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Winslow Homer and American Realism

Winslow Homer and American Realism

Realism in art involves depicting subjects and situations as they are. It constitutes creating images without any artificial, supernatural, or speculative elements in an attempt to convey the scene, scenario, or emotions naturally.

The realist movement was most popular in France, peaked in the late 19th century, and undoubtedly influenced the artworks of one of America’s most famous and revered artists, Winslow Homer.

Winslow Homer’s artworks mainly featured American landscapes, seaside views, and laborers in the most natural and true-to-life depictions.

Keep on reading as we share the artworks through which Winslow Homer spearheaded the realist movement in America.

Winslow Homer Realist Artworks

Many realist artworks are in the list of Winslow Homer prints depicting 19th-century America. However, the most captivating of these majorly comes from the post-civil war era, when slavery was still a fresh memory or reality.

These Winslow Homer prints give us a glimpse of the odd atmosphere during these times. They show the sad reality of black Africans being put into unfair servitude.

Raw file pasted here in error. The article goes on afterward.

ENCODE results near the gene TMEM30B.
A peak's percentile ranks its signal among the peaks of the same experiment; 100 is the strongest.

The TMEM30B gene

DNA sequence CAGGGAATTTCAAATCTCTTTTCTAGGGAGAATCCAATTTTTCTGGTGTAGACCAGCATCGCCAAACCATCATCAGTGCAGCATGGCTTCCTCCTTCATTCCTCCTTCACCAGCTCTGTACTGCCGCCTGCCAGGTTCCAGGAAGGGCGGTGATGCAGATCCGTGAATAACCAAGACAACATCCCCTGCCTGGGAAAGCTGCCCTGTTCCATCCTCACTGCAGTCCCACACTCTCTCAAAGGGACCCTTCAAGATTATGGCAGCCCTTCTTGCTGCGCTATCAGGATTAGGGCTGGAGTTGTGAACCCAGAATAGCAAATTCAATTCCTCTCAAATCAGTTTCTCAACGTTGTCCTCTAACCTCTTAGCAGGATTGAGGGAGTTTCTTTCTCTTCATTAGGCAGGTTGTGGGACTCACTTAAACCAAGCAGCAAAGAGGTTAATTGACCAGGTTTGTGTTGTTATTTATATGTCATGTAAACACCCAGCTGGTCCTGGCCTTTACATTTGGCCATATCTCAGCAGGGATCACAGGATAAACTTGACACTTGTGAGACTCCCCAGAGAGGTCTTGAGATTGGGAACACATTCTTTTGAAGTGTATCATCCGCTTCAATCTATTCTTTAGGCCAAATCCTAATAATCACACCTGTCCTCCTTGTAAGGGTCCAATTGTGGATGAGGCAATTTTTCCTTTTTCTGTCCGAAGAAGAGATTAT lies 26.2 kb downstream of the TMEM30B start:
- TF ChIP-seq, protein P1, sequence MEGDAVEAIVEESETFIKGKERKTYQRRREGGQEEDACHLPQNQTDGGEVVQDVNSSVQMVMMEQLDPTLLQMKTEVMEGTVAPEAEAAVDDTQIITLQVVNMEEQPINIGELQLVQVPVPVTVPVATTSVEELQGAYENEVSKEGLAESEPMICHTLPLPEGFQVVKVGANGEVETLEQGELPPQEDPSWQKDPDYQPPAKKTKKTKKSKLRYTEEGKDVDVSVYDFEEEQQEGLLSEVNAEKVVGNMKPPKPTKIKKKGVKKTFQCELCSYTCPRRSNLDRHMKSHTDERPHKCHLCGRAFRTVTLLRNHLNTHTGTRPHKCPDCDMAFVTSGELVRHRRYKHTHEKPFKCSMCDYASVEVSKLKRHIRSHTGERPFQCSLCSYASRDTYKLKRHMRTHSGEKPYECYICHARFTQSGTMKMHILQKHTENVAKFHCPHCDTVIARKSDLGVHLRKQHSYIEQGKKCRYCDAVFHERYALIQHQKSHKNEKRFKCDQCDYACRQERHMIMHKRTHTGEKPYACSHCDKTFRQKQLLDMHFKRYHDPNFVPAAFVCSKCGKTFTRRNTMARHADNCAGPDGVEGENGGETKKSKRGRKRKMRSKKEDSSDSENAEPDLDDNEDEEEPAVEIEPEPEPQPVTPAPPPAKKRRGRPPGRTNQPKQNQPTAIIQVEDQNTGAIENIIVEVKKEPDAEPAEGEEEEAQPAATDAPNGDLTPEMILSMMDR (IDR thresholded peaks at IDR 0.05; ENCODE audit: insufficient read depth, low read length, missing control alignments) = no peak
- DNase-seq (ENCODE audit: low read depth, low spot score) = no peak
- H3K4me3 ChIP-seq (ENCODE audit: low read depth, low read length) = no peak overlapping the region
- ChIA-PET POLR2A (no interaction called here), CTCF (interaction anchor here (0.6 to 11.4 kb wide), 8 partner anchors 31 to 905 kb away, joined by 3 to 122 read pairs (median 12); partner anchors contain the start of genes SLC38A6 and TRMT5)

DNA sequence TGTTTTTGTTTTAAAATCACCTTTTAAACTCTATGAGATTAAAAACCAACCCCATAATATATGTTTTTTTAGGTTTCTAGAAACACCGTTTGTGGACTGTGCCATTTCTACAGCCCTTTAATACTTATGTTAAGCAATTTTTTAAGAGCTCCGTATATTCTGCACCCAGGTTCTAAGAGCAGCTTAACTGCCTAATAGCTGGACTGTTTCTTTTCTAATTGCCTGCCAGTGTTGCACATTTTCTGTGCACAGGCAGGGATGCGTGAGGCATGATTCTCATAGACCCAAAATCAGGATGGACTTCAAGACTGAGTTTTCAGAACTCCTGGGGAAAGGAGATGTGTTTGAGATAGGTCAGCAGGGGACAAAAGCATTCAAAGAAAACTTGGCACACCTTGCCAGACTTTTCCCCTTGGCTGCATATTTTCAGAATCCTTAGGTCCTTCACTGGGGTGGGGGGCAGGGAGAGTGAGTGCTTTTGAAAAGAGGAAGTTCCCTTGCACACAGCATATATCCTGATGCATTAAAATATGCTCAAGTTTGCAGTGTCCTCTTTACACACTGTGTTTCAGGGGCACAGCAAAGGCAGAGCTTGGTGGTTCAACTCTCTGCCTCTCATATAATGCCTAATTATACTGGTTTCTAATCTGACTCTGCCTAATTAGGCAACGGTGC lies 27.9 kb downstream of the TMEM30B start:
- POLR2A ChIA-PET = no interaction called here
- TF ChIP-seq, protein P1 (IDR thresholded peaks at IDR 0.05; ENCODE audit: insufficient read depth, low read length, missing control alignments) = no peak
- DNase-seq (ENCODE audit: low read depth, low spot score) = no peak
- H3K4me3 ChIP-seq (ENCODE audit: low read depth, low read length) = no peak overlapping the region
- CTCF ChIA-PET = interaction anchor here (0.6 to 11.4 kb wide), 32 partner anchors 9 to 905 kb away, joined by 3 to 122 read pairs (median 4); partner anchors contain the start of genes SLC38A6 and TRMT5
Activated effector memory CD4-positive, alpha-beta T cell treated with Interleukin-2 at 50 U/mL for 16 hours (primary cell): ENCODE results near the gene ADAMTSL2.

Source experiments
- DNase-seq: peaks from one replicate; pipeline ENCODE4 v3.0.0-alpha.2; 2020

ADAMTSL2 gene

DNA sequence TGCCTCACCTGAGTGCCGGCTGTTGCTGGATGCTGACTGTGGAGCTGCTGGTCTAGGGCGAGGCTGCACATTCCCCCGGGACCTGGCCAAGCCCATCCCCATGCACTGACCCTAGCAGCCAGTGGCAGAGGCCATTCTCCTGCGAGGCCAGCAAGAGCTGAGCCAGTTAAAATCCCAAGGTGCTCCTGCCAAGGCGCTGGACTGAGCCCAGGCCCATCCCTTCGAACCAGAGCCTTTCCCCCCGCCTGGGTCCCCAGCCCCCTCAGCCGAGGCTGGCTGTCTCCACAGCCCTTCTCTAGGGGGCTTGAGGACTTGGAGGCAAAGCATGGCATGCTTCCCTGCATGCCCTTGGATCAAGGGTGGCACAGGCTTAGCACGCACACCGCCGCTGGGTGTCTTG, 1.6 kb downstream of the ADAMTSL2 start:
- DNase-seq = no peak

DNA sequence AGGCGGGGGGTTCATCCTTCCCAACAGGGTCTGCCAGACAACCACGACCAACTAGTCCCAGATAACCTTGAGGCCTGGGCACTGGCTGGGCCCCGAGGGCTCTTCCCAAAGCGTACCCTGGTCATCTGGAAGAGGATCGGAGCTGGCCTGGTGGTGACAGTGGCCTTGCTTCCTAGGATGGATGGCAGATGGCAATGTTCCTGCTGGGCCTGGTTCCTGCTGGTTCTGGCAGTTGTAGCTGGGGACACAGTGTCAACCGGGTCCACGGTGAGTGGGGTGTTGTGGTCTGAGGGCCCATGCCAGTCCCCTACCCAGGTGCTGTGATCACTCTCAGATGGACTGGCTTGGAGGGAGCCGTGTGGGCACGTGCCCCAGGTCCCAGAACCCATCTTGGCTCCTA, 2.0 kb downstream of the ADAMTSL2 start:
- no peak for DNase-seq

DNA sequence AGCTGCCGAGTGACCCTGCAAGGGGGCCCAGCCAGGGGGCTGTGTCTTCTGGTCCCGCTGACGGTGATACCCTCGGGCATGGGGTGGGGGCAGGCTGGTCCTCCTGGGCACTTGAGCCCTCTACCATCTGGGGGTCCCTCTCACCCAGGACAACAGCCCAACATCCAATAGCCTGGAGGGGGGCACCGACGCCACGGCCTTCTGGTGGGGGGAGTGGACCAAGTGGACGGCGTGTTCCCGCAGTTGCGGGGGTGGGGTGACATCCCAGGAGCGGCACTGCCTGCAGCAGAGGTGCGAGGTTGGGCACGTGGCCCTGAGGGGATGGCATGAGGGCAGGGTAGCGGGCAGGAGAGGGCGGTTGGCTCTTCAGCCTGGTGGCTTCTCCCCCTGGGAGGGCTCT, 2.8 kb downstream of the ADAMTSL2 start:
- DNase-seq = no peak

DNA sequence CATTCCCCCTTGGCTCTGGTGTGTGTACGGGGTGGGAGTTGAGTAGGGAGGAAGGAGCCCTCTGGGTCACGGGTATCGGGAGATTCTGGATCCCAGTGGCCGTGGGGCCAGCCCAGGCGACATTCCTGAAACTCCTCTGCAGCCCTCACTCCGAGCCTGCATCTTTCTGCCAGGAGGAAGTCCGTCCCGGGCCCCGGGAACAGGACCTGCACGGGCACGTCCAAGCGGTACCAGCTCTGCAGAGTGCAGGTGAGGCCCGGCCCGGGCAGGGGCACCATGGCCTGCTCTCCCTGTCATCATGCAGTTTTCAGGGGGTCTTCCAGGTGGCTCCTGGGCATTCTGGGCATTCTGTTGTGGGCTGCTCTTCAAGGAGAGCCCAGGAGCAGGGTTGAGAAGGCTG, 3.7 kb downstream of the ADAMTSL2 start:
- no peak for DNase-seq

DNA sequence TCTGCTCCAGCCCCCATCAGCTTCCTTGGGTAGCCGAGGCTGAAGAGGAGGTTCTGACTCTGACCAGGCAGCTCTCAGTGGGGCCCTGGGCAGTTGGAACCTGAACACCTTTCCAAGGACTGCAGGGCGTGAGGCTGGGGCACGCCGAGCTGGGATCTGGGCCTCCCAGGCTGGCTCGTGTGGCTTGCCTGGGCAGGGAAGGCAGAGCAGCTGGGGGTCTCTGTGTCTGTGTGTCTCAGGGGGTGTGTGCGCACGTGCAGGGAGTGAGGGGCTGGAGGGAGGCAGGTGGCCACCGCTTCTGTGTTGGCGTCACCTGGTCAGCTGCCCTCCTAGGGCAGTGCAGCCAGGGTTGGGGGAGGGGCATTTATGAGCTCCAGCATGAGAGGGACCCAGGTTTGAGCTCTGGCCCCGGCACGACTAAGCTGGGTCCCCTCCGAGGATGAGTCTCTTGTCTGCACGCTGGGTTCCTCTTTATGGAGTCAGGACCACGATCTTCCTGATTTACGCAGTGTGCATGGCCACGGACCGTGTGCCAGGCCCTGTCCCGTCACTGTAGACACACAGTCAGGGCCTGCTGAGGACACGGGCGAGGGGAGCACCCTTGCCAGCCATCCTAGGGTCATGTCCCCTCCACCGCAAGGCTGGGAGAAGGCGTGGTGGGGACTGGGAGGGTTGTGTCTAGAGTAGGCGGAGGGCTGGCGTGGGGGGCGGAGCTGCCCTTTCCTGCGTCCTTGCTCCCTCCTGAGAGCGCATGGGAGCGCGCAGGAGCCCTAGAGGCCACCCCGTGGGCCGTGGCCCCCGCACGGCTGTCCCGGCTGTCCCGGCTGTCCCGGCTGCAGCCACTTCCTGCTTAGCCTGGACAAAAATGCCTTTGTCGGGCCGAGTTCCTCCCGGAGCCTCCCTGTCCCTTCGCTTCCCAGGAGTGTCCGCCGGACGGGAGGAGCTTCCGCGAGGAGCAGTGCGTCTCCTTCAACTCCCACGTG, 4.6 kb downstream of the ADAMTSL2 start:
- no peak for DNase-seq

It’s important to note that Winslow Homer worked for Harper’s Weekly, an American political magazine.

This could have rendered his incorporation of realism as a little out of necessity to pass the most truthful narrative. Nonetheless, his execution was impeccable, with some of the most popular of prints.

Sunday Morning in Virginia

The Winslow Homer artwork, “Sunday Morning in Virginia”, is an excellent portrayal of 19th-century American realism during the reconstruction period.

The reconstruction period came after congress ruled on the abolishment of slavery, and with this artwork, we see a paradox.

Rather than an atmosphere of jubilation, the artwork shows us the dejected state of black Americans. This dejected state is particularly encapsulated by the old woman singled out by her bright red scarf and gazing toward space in the slave cabin.

The old woman represents the reality of long-time slaves at that time who have had their lives wasted in servitude.

Freedom cannot make up for the suffering they experienced, and they don’t know how to live any other life; hence, they look forward to nothing.

The children live in another reality as they have something to look forward to. The children are seen relinquishing their thirst for learning by reading a book.

This is an exercise they weren’t allowed to engage in before the abolishment of slavery, and Winslow Homer uses his artwork to address this issue around literacy.

From the old woman to the children, we see defeat from the past and hope for the future for a race living in complex realities. Winslow Homer perfectly captures these complexities through “Sunday Morning in Virginia”.

The Cotton Pickers

Easily deduced from its name, Winslow Homer’s “The Cotton Pickers” is another portrayal of the paradox of realities present in America during the Reconstruction period.